The primary biblical text for early Christians was the Septuagint or (LXX). In addition, they translated the Hebrew Bible into several other languages. Translations were made into Syriac, Coptic, Ge'ez and Latin, among other languages. The Latin translations were historically the most important for the Church in the West, while the Greek-speaking East continued to use the Septuagint translations of the Old Testament and had no need to translate the New Testament.
The earliest Latin translation was the Old Latin text, or Vetus Latina, which, from internal evidence, seems to have been made by several authors over a period of time. It was based on the Septuagint, and thus included books not in the Hebrew Bible.Pope Damasus I assembled the first list of books of the Bible at the Council of Rome in AD 382. He commissioned Saint Jerome to produce a reliable and consistent text by translating the original Greek and Hebrew texts into Latin. This translation became known as the Latin Vulgate Bible and in 1546 at the Council of Trent was declared by the Church to be the only authentic and official Bible in the Latin Rite.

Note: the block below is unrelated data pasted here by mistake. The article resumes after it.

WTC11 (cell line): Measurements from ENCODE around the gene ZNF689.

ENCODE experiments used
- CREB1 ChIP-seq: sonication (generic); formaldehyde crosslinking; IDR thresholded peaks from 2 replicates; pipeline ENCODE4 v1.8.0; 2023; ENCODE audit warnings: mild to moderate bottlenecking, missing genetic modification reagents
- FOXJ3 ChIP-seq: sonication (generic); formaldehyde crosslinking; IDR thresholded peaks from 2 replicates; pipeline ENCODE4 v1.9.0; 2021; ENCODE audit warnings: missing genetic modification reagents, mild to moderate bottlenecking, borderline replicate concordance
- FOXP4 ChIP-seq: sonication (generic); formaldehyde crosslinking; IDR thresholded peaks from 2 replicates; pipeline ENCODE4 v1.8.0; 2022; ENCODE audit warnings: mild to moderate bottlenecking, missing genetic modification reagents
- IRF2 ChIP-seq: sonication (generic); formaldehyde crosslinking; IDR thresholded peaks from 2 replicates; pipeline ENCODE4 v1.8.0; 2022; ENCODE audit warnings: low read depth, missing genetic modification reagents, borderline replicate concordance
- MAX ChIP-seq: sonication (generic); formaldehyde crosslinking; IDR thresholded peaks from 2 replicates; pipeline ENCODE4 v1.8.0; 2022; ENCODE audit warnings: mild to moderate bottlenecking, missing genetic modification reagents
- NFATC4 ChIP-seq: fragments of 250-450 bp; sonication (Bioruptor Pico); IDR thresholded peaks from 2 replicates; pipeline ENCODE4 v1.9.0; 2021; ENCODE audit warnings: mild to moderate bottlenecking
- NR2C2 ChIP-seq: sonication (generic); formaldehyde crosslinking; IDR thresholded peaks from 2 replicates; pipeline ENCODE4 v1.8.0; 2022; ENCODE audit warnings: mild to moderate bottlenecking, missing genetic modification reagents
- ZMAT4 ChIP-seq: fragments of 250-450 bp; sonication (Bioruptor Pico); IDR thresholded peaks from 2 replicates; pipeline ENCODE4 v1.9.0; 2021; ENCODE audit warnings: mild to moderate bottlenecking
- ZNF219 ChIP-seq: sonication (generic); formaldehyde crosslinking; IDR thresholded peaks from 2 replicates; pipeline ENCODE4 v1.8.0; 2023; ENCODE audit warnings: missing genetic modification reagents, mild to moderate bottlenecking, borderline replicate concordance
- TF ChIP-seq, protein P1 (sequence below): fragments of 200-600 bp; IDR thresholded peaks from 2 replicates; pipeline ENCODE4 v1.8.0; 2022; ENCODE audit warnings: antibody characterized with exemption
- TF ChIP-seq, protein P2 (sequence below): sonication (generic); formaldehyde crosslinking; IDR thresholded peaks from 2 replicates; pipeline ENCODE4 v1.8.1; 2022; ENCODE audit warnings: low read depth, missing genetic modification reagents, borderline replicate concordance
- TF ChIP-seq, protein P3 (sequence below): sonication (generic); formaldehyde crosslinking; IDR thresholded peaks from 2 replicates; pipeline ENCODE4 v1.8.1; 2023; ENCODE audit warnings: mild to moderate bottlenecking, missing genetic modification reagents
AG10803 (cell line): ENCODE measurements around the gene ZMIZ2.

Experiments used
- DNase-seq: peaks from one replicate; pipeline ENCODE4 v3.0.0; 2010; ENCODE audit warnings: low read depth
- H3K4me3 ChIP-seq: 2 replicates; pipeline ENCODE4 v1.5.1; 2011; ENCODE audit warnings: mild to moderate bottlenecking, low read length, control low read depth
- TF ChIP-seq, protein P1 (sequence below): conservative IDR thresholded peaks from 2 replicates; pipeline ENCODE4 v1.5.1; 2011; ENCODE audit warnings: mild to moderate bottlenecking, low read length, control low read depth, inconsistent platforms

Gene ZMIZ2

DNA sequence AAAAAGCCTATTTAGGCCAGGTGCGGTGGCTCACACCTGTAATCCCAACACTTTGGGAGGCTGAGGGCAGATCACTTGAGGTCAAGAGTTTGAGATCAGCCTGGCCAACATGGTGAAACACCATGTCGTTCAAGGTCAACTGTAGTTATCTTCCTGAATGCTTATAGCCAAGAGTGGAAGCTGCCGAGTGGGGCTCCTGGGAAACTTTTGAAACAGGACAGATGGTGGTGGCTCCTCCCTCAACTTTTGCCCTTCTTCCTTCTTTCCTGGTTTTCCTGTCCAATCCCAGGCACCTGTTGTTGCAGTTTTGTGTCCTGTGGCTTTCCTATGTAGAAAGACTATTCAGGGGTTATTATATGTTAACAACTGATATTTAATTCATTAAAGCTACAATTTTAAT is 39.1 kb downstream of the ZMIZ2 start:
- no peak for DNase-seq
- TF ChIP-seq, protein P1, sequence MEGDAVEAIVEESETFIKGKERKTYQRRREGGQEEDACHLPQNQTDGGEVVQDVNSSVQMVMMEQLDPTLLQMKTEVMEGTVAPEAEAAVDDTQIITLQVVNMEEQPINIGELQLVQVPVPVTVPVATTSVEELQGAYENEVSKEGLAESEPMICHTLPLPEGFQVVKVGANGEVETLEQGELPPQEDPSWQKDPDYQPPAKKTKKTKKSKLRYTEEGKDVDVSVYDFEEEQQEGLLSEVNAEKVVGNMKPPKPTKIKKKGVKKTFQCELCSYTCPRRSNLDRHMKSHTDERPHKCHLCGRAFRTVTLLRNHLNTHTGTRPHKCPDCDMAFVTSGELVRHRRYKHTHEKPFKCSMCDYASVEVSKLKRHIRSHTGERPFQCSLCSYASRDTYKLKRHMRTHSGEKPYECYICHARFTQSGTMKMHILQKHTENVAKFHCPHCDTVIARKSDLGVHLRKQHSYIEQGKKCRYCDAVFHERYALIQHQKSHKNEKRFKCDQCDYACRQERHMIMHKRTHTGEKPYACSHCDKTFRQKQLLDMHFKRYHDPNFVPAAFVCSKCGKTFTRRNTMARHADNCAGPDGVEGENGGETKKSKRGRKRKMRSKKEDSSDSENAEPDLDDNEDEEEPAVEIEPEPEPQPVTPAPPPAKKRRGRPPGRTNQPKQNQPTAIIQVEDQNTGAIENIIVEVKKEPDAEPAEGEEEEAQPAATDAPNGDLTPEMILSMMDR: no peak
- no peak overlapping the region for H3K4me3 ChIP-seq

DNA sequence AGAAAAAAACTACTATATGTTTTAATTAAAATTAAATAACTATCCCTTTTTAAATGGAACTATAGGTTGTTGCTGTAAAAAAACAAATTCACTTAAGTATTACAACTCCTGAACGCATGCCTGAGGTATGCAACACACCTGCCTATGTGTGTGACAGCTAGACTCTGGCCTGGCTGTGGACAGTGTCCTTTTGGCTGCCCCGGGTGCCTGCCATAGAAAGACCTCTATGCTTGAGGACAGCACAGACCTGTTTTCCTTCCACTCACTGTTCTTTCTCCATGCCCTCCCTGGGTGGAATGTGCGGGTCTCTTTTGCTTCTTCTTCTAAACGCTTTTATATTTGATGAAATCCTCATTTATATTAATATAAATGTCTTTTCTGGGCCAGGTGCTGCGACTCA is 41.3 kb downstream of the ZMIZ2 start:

Especially since the Protestant Reformation, Bible translations for many languages have been made. The Bible has seen a notably large number of English language translations.